Allowing businesses to reopen without emergency regulations from the Occupational Safety and Health Administration and with liability protections for businesses send a terrible, confidence-sapping message to workers and consumers, and will unnecessarily jeopardize economic recovery, says Charles Jeffress, former assistant secretary at OSHA.
For professors, trainers, lawyers, students and businesses grappling with the unexpected challenges of distance learning, trial attorney and teacher James Wagstaffe offers best practices for real-time online instruction.
There may be precious little notice before the legal community ramps up, so it's important to have return-to-work plans that address the unique challenges law firms will face in bringing employees back to offices, say attorneys Daniel Gerber, Barbara O'Connell and Richard Tucker.
When faced with potential disputes over funding obligations in deals agreed to — but not closed — before the pandemic, parties should carefully review key lending agreement provisions, such as force majeure and conditions precedent, say Andrew Kratenstein and Chelsea Cosillos at McDermott.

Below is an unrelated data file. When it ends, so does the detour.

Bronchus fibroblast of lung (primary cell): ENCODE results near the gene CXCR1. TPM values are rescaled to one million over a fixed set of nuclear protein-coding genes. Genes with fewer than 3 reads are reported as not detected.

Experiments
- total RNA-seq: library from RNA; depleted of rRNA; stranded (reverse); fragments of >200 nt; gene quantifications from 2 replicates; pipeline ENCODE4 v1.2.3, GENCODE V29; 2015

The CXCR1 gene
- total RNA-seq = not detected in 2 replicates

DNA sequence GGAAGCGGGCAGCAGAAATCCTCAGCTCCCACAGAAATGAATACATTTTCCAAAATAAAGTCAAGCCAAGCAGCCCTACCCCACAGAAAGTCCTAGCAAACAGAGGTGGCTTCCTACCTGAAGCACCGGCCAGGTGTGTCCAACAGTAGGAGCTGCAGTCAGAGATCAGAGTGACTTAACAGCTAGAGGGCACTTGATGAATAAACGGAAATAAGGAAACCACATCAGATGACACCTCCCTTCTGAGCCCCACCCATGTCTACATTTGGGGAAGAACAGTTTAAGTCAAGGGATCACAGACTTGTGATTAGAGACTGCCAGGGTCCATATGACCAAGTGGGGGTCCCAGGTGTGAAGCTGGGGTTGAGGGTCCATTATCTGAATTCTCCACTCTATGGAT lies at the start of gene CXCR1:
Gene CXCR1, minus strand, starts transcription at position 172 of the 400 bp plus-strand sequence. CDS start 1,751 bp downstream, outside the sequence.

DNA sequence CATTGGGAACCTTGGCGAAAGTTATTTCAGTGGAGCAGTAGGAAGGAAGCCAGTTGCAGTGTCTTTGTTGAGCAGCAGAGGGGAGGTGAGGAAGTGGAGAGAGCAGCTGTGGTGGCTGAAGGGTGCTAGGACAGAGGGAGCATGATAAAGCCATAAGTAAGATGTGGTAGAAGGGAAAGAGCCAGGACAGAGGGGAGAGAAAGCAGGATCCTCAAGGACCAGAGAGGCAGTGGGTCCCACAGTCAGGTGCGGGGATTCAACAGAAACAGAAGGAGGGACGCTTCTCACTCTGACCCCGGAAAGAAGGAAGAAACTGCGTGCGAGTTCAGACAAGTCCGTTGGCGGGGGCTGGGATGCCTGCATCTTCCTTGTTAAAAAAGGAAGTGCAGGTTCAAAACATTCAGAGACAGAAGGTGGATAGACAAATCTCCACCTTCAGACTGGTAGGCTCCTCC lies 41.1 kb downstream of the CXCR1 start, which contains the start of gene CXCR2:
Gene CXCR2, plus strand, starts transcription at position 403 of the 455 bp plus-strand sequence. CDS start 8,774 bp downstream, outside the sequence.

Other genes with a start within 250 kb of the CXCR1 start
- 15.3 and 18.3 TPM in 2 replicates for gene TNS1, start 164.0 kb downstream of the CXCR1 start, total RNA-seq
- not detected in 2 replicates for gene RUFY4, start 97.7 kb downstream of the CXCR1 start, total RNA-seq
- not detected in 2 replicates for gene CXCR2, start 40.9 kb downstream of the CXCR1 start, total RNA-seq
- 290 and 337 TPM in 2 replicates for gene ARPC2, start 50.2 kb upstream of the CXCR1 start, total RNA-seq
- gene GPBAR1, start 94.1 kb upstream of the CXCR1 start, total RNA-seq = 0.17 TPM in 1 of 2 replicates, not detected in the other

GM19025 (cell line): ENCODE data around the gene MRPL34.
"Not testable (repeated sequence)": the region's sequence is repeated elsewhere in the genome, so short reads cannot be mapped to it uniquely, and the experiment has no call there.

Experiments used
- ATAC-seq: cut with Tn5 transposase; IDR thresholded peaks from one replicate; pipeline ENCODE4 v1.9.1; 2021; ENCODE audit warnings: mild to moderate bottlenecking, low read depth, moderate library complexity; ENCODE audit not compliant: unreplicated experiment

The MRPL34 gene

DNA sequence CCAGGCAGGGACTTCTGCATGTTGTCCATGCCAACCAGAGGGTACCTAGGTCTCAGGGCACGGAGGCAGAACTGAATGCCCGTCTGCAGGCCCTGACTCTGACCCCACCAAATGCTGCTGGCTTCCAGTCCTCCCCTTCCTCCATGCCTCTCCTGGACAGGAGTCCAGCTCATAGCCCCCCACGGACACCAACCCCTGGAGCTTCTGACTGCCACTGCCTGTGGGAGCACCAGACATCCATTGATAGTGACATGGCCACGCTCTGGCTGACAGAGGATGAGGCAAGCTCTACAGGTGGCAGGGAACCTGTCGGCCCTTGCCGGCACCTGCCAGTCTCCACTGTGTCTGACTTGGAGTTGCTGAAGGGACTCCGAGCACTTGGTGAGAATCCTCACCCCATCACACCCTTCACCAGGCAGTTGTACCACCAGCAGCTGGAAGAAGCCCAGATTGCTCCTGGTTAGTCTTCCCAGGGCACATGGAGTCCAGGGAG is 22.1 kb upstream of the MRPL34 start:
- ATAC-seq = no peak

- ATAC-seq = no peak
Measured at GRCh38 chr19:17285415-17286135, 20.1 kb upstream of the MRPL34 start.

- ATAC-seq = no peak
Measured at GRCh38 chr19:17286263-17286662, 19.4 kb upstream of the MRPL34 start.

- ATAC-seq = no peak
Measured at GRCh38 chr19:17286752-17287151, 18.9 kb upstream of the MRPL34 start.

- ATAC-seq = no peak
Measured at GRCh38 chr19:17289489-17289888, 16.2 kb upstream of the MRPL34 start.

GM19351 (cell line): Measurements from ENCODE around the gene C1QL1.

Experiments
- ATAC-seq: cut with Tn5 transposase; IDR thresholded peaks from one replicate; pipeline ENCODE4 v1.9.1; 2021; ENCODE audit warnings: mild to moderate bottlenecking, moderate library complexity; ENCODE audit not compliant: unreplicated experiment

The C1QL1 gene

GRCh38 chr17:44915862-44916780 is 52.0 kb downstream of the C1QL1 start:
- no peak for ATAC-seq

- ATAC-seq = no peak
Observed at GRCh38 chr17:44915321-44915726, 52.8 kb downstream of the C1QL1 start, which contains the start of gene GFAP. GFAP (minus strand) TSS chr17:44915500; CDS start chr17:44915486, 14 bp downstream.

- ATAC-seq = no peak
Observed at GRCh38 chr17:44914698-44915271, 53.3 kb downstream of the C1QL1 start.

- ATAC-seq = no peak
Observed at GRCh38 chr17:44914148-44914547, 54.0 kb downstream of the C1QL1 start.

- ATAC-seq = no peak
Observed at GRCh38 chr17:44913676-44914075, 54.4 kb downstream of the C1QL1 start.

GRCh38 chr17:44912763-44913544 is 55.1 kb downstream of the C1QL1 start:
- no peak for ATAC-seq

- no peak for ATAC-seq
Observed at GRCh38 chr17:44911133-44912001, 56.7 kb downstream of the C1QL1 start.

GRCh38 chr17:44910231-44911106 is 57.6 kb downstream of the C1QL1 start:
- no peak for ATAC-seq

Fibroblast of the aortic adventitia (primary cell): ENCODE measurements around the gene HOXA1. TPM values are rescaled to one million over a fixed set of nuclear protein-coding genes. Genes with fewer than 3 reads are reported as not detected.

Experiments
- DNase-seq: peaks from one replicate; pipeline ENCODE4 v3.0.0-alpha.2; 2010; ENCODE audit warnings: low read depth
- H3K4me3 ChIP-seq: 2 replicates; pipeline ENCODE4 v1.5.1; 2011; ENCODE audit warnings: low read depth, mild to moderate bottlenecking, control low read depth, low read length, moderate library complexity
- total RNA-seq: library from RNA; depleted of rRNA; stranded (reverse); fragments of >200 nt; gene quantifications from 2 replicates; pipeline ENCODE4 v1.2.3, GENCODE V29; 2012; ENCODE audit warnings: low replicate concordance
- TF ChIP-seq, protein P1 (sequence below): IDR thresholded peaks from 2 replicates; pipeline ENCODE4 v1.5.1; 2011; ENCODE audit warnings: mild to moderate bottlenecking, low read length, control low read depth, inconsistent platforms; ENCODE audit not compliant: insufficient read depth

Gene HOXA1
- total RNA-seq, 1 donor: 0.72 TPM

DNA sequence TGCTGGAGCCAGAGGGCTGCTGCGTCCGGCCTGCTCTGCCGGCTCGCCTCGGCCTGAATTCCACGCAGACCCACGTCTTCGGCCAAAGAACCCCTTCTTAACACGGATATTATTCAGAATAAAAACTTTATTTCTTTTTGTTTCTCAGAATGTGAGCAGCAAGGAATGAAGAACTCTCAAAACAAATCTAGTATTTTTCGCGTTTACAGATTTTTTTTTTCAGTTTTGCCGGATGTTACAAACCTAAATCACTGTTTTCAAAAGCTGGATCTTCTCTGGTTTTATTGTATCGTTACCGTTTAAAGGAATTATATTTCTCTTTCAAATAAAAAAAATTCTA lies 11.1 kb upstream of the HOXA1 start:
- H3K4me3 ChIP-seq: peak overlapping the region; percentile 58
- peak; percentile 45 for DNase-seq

To help prepare my students to navigate local practice, I wrote a set of rules for the classroom that mimics those they might encounter from a local judge or court, says Michael Zuckerman at Northwestern Pritzker School of Law.
While many contract disputes due to COVID-19 are sure to raise novel issues in litigation and arbitration, companies across industries can benefit from understanding certain commonalities — related not only to affirmative defenses and burdens of proof, but also to relevant evidence, expert testimony and winning strategies, says James Ferguson at Mayer Brown.
General counsel may be tempted to resort to matter-level requests for proposals in the wake of the COVID-19 economic crisis, but alternatively, a singular, global RFP process — to select a panel of law firms for all legal needs — can reduce legal spend while fostering long-term relationships, say Vivek Hatti, formerly at Avis Budget Group, and Jaron Luttich at Element Standard.
Michael Sartori and Matt Welch at Baker Botts analyzed 10 years of data and found that certain types of examiners at the U.S. Patent and Trademark Office allow and examine disproportionately more U.S. patents each year than other types of examiners, resulting in few allowing many, and many allowing few.
With New York's Human Rights Laws extended to cover COVID-19-related discrimination, employers can look to prior court opinions involving analogous claims for guidance on limiting their liability, says Matthew Marcucci at Meyer Suozzi.